“It was riddled with anxiety, to say the least, because every morning you’d wake up and it’s like ‘OK, is somebody sick? Did somebody test positive? What are we going to do? Is the crew there? Are the folks in the audience OK?’,” said Al Pitrelli, who is musical director for the western U.S. unit of TSO. “So it was definitely the most stressful tour we’ve ever been on.”
It’s not as though TSO didn’t take precautions for COVID-19 or have contingencies in place in case any of the performers came down with the virus. As Pitrelli noted, the job is to deliver the memorable concert spectacle fans have come to expect and make sure any issues aren’t apparent to audiences.
“The audience just wants their show. Whatever hoops we’ve got to jump through to make that happen, that’s what we’re going to do,” he said. “So yeah, we had a couple of people in the bullpen. On a moment’s notice, they could fly out to a show or we would cover each other’s parts on stage. If one of the singers was sick, one of the other singers that was there would cover the song. Again, the show must go on.”
Pitrelli and Plate, obviously, are hoping this year’s TSO tour will be more like the pre-pandemic outings.
Credit: Robb Cohen Photography & Video/
Credit: Robb Cohen Photography & Video/
Over its first two decades, TSO’s shows have become easily the biggest and most elaborate of the holiday tours. It was all the vision of the group’s founder, Paul O’Neill, who sadly, passed away in 2017.
O’Neill’s idea was TSO would combine a rock band with an orchestra playing concept albums/rock operas with cohesive story lines. Instead of building an image around a singer, guitarist or conductor, the ensemble would use multiple singers and a range of instrumentalists, who would remain largely anonymous to listeners.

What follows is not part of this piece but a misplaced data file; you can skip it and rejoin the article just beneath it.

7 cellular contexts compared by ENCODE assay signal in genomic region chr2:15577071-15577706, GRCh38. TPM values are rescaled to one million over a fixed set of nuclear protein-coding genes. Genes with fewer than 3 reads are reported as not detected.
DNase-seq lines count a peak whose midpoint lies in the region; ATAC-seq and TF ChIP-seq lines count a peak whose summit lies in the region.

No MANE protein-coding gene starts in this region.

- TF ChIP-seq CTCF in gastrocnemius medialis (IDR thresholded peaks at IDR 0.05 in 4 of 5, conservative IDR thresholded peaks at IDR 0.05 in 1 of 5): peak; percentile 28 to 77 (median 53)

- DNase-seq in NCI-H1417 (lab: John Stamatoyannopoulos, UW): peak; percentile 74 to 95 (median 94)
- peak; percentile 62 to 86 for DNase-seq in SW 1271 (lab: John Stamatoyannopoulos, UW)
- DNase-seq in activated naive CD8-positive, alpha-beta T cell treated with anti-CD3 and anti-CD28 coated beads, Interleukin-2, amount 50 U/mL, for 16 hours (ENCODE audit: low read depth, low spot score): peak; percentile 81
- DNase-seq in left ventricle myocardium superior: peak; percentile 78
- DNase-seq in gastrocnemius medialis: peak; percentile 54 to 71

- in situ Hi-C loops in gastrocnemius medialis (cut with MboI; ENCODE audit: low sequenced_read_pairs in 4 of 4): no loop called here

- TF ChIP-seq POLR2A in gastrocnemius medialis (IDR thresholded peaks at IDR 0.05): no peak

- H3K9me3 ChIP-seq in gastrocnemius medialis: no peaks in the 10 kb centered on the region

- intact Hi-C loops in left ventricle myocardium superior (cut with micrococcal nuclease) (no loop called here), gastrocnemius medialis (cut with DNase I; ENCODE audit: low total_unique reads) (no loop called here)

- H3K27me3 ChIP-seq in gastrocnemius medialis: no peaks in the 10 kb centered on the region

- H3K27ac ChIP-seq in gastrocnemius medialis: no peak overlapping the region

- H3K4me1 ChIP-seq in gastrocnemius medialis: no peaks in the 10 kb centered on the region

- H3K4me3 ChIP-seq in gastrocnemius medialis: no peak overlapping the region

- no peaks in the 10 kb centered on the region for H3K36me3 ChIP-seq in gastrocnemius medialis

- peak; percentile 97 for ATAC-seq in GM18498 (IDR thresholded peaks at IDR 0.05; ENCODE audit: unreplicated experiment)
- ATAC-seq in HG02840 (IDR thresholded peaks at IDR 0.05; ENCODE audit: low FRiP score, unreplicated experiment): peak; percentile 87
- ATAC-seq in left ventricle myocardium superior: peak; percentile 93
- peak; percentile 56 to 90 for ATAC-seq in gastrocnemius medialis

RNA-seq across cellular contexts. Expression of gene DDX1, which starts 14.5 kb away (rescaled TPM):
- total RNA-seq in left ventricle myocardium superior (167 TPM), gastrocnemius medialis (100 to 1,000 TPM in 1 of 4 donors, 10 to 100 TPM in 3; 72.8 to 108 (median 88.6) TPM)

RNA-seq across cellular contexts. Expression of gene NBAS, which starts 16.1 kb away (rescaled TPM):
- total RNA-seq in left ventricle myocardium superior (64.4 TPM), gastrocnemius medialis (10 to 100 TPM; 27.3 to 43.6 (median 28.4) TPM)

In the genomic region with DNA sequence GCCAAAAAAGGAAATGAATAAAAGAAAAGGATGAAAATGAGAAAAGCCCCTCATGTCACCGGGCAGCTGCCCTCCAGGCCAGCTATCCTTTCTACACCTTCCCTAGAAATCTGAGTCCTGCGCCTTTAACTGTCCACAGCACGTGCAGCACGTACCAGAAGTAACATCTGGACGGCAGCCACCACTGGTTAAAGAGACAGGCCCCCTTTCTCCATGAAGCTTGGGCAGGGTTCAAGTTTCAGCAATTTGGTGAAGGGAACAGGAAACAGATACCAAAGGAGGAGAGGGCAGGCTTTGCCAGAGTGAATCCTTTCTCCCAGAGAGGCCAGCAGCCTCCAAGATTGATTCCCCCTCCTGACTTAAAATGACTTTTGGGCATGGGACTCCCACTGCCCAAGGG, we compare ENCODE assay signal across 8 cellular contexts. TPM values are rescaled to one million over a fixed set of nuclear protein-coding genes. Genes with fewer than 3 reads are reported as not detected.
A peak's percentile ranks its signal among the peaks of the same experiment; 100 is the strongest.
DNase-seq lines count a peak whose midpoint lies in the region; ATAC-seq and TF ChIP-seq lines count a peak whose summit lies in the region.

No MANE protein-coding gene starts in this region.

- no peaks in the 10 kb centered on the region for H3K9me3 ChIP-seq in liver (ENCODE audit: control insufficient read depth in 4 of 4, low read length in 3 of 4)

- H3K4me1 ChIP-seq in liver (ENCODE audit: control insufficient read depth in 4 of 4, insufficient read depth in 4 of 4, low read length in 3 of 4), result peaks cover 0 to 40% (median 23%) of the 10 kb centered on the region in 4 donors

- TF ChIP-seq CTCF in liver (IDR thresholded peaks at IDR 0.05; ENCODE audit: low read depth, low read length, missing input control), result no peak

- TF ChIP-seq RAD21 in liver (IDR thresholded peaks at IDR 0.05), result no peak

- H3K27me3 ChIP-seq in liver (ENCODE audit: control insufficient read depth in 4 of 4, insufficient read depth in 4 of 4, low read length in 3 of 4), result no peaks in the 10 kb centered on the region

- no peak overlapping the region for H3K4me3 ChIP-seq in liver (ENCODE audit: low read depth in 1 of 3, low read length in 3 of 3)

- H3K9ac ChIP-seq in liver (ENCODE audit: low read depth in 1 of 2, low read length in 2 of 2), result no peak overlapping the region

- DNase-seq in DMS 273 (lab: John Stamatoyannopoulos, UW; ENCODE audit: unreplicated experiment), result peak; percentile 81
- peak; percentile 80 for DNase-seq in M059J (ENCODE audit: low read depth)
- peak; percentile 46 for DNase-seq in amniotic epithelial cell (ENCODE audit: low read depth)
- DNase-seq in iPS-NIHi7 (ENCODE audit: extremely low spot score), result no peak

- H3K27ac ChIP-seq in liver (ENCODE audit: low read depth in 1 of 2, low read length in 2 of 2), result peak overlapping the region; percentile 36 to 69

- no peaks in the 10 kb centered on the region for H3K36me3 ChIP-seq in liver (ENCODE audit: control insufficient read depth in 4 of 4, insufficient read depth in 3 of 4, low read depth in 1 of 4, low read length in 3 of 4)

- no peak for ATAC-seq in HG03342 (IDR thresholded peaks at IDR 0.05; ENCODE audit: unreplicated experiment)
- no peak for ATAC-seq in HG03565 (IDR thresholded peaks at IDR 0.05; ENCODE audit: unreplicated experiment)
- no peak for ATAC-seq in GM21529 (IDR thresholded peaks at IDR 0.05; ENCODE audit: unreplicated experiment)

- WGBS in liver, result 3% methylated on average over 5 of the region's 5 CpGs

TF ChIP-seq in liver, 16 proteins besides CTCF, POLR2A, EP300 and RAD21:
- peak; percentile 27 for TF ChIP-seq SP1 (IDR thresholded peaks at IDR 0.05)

Plenty of industry people questioned whether TSO could be viable financially. Taking such a large musical group on the road would be expensive. To accommodate the visual production, TSO had to play arenas from the start — something no music act had done.
Nevertheless, Atlantic Records got on board with O’Neill’s vision and signed TSO. The label has been rewarded, as the trilogy of lyrically themed Christmas albums all became hits and continue to rack up top-10 sales among holiday albums each Christmas season.
The first release was 1996′s “Christmas Eve and Other Stories.” Spurred by the hit single “Christmas Eve Sarajevo 12/24,” it has sold three million copies and set the stage for the other two holiday rock operas that make up TSO’s Christmas trilogy — “The Christmas Attic” (1998) and “The Lost Christmas Eve” (2004) — which have each topped two million copies sold. In addition, the group has released a Christmas EP, 2012′s “Dreams of Fireflies (On A Christmas Night),” and three full-length non-holiday rock operas — “Beethoven’s Last Night” (2000), “Night Castle” (2009) and “Letters from the Labyrinth” (2015). In all, the group’s CDs and DVDs have sold more than 12 million copies and generated 180 million streams in 2021 alone.
Since the first holiday tour in 1999, TSO has played to about 18 million fans and grossed $725 million.
This year’s show finds TSO performing “The Ghosts of Christmas Eve,” which is the 2001 concert DVD that combined the most popular songs from “Christmas Eve and Other Stories” and “The Christmas Attic.” With the DVD initially being aired on PBS stations, it has become one of TSO’s most popular releases.
“The Ghosts of Christmas Eve” will take up most of the first half of the show, followed by a second part that draws on selections from across the TSO catalog. Because many of the most popular songs will be performed as part of “The Ghosts of Christmas Eve,” Pitrelli, Plate and the musicians had room for some songs this year that haven’t often been performed on past tours.
One thing Pitrelli and Plate couldn’t speak to is how this year’s visual effects and stage set will be bigger and different from last year.
This interview was conducted in October, a short time before Pitrelli and Plate joined the band for production rehearsals. It’s only then that they see the full stage production for the first time.
“You look up, and I always feel like a 15 year old walking into that arena for the first time,” Pitrelli said. “It really turns you back into a teenager. But this time I’m not getting chased out by security or the police, so it’s lot more fun standing there looking up and going ‘This is awesome.’”
2 and 7 p.m. Dec. 11. $29-$119.50. Gas South Arena, 6400 Sugarloaf Parkway, Duluth. 770-626-2464, gassouthdistrict.com.